It’s probably a bit more than a coincidence that my current battery setup is similar to yours, and the purchase of AGMs this time is solely to do with price ($399 each for 12v 220A/Hr @ 20hr rate, needs must, again) and nothing to do with the failure of the Gels.

    One thing, I think, I should have done different was to have the electrician install a switch to isolate the inverter/charger from the 240v system mainly because, with the dying batteries struggling to hold 24v, if I want to power the microwave with the generator, the inverter/charger is trying to put 40A (960watts) charge into the dying batteries which doesn’t leave enough generator capacity to run the microwave, in which case the breaker on the generator trips out, the inverter takes the load, the battery voltage drops, the 24v to 12v reducer doesn’t have it’s required 23.2v so it trips out and the lights go out.

    Note for anyone with a
    Voltech BBC-3140 DC-DC Charger/Voltage Reducer/Charge Equalizer. The book that came with mine about 12 months ago states that the “Input low voltage disconnect” is 21 volts, after sending mine back to be repaired/adjusted I was informed that it is working fine and that the disconnect had been upgraded(?) to 23.2 volts, also the auto reset doesn’t happen until 25.2 volts, not 24 volts, as in the book.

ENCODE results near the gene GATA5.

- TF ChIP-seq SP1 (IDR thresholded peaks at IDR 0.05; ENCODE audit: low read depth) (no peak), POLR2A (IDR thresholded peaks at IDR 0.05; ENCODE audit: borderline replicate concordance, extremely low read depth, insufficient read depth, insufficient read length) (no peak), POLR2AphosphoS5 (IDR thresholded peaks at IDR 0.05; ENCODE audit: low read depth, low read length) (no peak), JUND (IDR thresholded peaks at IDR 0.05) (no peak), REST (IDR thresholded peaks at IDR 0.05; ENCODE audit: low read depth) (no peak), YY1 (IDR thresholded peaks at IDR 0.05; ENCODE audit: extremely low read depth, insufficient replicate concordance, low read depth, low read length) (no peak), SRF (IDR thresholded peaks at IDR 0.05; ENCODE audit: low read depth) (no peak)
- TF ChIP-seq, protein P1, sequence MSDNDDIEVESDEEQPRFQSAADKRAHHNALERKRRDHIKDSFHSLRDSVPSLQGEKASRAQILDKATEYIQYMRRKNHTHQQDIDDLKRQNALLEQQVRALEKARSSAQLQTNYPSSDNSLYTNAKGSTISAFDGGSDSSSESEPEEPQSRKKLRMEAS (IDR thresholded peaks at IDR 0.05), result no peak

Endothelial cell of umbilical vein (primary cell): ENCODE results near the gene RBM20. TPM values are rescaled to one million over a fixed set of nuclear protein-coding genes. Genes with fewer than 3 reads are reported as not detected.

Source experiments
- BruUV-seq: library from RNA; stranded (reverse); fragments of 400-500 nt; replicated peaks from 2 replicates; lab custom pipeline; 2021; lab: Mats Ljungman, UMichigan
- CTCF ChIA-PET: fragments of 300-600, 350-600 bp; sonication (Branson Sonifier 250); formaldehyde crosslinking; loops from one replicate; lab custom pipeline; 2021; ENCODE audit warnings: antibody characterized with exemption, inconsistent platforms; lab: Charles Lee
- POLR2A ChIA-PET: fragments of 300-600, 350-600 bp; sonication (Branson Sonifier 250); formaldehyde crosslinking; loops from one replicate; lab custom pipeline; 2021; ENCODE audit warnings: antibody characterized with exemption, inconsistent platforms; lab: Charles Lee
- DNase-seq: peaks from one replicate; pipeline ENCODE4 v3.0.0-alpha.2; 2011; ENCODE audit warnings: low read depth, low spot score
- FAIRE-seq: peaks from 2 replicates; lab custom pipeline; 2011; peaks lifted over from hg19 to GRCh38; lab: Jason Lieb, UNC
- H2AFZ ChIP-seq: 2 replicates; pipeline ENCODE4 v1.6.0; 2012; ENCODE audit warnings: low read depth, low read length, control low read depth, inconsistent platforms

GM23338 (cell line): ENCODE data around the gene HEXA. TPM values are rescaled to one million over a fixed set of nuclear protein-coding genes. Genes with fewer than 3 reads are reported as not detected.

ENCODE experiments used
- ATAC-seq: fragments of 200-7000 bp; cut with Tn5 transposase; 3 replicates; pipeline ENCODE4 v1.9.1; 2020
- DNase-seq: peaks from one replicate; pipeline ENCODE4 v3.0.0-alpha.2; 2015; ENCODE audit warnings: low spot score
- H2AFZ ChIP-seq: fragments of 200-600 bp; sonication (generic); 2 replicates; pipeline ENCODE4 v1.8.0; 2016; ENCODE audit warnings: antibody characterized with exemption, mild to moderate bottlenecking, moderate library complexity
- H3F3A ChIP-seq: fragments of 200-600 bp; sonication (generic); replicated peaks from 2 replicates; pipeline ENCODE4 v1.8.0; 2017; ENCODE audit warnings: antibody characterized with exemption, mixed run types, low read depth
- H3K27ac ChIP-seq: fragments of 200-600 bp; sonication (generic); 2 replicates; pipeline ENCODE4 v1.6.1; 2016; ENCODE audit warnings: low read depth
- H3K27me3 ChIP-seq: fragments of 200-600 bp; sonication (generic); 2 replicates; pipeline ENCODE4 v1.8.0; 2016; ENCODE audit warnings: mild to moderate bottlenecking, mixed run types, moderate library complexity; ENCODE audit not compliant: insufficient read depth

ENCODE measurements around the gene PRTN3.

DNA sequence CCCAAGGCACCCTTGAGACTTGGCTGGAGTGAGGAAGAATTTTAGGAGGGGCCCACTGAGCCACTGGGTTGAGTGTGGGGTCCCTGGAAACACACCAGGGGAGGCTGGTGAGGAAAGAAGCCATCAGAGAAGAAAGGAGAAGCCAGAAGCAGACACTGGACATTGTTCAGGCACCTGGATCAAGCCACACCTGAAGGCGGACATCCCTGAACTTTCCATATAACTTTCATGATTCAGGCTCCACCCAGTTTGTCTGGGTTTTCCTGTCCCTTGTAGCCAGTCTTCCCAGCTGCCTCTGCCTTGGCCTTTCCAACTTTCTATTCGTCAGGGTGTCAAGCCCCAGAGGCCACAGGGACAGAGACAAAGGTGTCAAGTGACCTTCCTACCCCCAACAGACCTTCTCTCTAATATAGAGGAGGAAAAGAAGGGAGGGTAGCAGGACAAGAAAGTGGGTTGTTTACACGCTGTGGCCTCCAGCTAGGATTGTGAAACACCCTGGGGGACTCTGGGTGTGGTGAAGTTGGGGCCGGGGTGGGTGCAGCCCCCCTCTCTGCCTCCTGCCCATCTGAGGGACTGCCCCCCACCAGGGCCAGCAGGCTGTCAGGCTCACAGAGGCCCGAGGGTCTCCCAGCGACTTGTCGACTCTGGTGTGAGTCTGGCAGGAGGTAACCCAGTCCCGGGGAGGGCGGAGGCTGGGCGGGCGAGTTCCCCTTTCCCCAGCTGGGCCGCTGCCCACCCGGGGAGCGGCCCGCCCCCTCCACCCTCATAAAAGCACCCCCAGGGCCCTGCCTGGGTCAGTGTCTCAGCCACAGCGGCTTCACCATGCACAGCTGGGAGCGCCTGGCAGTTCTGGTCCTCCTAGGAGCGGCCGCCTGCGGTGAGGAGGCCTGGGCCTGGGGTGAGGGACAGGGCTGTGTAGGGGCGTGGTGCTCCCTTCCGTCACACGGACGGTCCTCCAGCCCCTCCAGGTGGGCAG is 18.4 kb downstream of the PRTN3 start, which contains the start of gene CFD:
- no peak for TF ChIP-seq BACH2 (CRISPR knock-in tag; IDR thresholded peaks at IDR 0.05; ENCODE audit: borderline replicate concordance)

14. PaulnSans Says:

    Hi Gav

    Just a quick query on terminology in re; Depth of Discharge.

    Noting though that this divergence of terminology in no way affects the validity of the points you’ve raised above.

    I’ve always understood DoD to refer to the actual discharged energy and not the remainder energy. That is, a DoD of 66% means you’ve discharged the battery by 66% of their full capacity such that only 34% of the original full charge remains. Hence, when talking about say a 100 percent depth of discharge (DoD) using a 100aH battery we’re talking about full depletion of the full 100aH whereas I get the impression that you’re saying above that if we use NONE of the battery then the depth of discharge is 100%. I’m not sure that that is correct.